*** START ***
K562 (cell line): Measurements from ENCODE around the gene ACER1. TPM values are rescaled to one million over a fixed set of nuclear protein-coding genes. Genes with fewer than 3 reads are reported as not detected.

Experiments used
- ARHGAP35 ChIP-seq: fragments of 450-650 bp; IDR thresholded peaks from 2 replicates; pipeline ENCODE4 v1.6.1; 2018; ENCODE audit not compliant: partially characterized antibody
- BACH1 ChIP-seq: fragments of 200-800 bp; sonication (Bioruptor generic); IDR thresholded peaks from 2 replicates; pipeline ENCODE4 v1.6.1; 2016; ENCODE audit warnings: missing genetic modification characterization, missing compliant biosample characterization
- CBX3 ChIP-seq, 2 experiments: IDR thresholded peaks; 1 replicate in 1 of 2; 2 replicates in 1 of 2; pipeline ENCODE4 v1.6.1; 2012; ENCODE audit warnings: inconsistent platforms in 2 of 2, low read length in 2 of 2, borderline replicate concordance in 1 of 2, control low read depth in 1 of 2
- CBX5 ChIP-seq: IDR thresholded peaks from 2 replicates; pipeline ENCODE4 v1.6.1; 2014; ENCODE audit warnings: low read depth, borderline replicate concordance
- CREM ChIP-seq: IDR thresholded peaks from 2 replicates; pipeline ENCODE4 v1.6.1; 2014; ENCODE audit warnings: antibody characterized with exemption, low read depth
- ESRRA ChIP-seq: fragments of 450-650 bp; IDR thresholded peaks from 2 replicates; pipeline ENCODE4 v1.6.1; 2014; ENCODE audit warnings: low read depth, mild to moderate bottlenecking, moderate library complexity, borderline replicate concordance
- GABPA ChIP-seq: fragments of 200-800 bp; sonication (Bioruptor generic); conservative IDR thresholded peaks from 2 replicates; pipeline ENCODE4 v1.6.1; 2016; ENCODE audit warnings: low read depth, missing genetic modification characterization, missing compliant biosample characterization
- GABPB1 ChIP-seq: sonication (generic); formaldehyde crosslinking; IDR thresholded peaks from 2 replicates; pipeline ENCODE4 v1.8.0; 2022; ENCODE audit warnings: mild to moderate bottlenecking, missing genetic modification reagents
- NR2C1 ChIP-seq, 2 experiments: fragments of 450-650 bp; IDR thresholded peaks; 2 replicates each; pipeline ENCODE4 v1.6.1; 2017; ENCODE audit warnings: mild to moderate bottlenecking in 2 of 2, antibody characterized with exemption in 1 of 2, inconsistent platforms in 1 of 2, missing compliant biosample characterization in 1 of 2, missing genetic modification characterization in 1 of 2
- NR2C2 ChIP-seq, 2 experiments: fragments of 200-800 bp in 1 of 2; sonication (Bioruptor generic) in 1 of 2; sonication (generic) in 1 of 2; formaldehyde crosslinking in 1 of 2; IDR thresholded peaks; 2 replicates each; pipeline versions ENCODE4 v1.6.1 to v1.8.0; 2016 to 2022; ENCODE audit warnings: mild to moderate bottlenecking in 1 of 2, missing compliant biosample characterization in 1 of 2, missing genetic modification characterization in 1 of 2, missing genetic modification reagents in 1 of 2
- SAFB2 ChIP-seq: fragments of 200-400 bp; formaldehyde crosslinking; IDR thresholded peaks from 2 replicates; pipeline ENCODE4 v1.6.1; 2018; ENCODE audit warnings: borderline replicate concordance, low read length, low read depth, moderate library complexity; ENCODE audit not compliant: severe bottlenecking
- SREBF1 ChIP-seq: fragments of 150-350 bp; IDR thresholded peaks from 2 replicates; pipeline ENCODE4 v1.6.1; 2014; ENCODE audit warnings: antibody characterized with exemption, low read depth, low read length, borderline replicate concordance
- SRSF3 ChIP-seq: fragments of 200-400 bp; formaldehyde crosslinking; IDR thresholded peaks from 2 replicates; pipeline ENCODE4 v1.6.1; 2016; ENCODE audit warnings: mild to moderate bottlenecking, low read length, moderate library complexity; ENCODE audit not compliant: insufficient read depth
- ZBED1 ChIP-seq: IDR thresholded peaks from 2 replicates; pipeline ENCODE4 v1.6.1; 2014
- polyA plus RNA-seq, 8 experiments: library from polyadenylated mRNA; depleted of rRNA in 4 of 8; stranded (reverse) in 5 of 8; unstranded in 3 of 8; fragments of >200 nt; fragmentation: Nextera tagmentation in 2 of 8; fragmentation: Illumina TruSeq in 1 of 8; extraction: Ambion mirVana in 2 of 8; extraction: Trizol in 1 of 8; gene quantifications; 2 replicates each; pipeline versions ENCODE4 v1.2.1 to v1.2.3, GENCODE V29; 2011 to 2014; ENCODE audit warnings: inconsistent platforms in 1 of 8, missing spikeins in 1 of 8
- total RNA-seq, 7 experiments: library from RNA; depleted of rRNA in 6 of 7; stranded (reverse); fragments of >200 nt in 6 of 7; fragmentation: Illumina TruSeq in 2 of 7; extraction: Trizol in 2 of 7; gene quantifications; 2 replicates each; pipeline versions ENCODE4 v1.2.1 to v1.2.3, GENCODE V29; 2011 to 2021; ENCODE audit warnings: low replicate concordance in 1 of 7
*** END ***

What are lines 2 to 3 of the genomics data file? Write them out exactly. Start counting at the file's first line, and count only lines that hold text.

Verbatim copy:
Experiments used
- ARHGAP35 ChIP-seq: fragments of 450-650 bp; IDR thresholded peaks from 2 replicates; pipeline ENCODE4 v1.6.1; 2018; ENCODE audit not compliant: partially characterized antibody